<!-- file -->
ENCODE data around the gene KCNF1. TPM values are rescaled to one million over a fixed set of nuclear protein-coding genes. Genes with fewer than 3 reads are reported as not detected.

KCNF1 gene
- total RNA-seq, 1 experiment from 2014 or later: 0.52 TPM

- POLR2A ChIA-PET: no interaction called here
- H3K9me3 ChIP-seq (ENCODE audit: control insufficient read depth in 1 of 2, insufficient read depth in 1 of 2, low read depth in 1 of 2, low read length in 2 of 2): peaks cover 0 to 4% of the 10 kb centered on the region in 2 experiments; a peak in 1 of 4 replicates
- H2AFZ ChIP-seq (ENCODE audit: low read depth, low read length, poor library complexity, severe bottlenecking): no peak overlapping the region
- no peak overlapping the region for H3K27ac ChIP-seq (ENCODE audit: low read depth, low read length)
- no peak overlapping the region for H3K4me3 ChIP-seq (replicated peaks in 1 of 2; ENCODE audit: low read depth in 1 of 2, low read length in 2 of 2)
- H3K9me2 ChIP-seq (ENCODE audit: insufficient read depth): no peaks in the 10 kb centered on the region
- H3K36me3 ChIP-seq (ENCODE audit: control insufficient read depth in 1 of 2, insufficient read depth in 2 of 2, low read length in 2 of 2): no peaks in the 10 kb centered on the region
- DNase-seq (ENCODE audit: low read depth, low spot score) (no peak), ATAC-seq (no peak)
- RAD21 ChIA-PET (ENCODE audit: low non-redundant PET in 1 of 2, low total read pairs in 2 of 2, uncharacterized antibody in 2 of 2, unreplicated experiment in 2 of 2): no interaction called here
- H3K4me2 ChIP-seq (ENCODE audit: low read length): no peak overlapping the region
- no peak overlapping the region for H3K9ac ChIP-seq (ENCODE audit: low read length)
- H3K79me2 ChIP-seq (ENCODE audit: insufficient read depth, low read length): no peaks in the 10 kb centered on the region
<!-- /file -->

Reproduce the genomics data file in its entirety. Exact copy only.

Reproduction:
ENCODE data around the gene KCNF1. TPM values are rescaled to one million over a fixed set of nuclear protein-coding genes. Genes with fewer than 3 reads are reported as not detected.

KCNF1 gene
- total RNA-seq, 1 experiment from 2014 or later: 0.52 TPM

- POLR2A ChIA-PET: no interaction called here
- H3K9me3 ChIP-seq (ENCODE audit: control insufficient read depth in 1 of 2, insufficient read depth in 1 of 2, low read depth in 1 of 2, low read length in 2 of 2): peaks cover 0 to 4% of the 10 kb centered on the region in 2 experiments; a peak in 1 of 4 replicates
- H2AFZ ChIP-seq (ENCODE audit: low read depth, low read length, poor library complexity, severe bottlenecking): no peak overlapping the region
- no peak overlapping the region for H3K27ac ChIP-seq (ENCODE audit: low read depth, low read length)
- no peak overlapping the region for H3K4me3 ChIP-seq (replicated peaks in 1 of 2; ENCODE audit: low read depth in 1 of 2, low read length in 2 of 2)
- H3K9me2 ChIP-seq (ENCODE audit: insufficient read depth): no peaks in the 10 kb centered on the region
- H3K36me3 ChIP-seq (ENCODE audit: control insufficient read depth in 1 of 2, insufficient read depth in 2 of 2, low read length in 2 of 2): no peaks in the 10 kb centered on the region
- DNase-seq (ENCODE audit: low read depth, low spot score) (no peak), ATAC-seq (no peak)
- RAD21 ChIA-PET (ENCODE audit: low non-redundant PET in 1 of 2, low total read pairs in 2 of 2, uncharacterized antibody in 2 of 2, unreplicated experiment in 2 of 2): no interaction called here
- H3K4me2 ChIP-seq (ENCODE audit: low read length): no peak overlapping the region
- no peak overlapping the region for H3K9ac ChIP-seq (ENCODE audit: low read length)
- H3K79me2 ChIP-seq (ENCODE audit: insufficient read depth, low read length): no peaks in the 10 kb centered on the region